(This article was first published on

**NIR-Quimiometría**, and kindly contributed to R-bloggers)It is always good to look at the spectra from different points of view, before to develop a regression, this will help us to understand better our samples, to detect outliers, to check where the variability is, if that variability correlates with the constituent of interest (directly or inverse),…..

Chemometric software’s have the tools to do it.

A single tool to check our spectra is the standard deviation spectrum where every data point has the standard deviation value for the absorbances at every wavelength,. This SD spectrum is a nice way to see where the variability is, so we can understand better the importance of the wavelengths in other calculations as the principal components, loadings,….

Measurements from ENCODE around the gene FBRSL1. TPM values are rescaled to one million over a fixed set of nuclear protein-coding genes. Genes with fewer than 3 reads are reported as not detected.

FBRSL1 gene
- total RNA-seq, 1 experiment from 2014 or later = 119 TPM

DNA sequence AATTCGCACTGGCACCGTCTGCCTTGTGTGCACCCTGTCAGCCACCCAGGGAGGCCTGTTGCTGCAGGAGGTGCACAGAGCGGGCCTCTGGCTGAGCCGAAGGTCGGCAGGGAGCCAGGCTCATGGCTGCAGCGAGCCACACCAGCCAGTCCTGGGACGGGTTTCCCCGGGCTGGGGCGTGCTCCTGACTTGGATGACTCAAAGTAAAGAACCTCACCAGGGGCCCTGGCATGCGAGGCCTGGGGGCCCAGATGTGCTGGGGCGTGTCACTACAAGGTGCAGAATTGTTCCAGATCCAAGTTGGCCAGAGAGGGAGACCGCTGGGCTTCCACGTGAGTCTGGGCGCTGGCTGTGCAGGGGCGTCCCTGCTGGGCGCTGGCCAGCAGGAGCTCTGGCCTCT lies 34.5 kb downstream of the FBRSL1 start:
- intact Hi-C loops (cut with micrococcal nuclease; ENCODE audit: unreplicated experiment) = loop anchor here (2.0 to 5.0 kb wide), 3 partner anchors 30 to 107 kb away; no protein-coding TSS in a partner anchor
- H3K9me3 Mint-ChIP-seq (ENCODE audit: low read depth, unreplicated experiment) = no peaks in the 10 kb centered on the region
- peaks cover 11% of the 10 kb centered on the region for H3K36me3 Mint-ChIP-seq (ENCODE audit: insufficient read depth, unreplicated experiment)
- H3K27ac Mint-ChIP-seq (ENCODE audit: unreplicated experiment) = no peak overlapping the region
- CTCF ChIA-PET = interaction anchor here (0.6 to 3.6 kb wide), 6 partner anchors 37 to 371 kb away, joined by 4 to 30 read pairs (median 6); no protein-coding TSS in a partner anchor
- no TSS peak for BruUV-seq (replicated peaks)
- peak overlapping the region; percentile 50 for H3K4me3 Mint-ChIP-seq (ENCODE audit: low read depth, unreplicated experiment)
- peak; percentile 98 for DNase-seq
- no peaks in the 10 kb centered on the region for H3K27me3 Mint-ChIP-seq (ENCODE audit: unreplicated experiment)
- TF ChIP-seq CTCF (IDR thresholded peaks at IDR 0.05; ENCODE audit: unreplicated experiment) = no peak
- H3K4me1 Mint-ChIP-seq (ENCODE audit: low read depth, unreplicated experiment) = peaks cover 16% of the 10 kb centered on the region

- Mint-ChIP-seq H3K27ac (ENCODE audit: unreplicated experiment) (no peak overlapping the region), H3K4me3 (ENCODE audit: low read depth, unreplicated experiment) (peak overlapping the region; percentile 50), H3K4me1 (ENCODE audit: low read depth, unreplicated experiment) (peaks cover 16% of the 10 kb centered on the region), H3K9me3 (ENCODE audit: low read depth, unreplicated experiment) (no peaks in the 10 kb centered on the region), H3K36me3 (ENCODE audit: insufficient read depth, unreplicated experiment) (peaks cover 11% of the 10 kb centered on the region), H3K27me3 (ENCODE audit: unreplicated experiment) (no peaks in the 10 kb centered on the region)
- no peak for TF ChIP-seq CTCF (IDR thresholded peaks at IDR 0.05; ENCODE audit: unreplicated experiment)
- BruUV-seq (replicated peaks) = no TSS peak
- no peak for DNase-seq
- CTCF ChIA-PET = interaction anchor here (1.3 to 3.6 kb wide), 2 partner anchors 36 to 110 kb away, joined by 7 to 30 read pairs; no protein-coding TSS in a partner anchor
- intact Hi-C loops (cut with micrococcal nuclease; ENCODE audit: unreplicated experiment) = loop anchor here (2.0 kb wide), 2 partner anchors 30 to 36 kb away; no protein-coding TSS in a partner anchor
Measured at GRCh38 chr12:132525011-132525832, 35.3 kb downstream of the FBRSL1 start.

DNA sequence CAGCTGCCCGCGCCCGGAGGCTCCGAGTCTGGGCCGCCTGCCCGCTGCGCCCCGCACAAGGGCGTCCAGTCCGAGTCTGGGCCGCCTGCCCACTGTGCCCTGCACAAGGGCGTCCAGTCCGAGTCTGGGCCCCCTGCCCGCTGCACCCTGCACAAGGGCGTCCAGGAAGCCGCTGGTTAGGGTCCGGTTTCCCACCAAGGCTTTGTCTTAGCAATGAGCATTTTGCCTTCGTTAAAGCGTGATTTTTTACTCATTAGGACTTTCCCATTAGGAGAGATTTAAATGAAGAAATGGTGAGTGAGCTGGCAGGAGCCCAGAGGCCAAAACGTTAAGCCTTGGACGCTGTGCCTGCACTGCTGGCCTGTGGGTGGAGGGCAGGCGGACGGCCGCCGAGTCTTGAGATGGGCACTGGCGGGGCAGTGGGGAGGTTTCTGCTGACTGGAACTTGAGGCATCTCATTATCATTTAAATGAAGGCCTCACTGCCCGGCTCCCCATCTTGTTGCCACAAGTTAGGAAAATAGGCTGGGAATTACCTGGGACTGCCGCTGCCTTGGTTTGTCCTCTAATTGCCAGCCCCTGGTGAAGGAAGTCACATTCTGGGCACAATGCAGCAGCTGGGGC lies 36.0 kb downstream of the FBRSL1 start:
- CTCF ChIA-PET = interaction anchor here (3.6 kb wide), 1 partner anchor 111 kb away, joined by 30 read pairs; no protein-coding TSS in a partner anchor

In the previous post we have seen how to apply MSC (Multiple Scatter Correction) to the NIR Spectra (Yarn) with "R".

To understand better the effect of this math treatment, we can have a look to the standard deviation spectra.

For this post, the idea is a simple exercise to over plot the “standard deviation spectra” of the Yarn NIR Data (from the PLS package) "with and without" the MSC (Multiple Scatter Correction) applied.

**> sd_spec<-sd(yarn$NIR)**

**> yarn_msc<-msc(yarn$NIR)**

**> sd_mscspec<-sd(yarn_msc)**

**> sd_overplot<-cbind(sd_spec,sd_mscspec)**

**> wavelength<-c(1:268)**

**> matplot(wavelength,sd_overplot,lty=1,pch=21,**

**+ xlab="data_points",ylab="std dev")**

To

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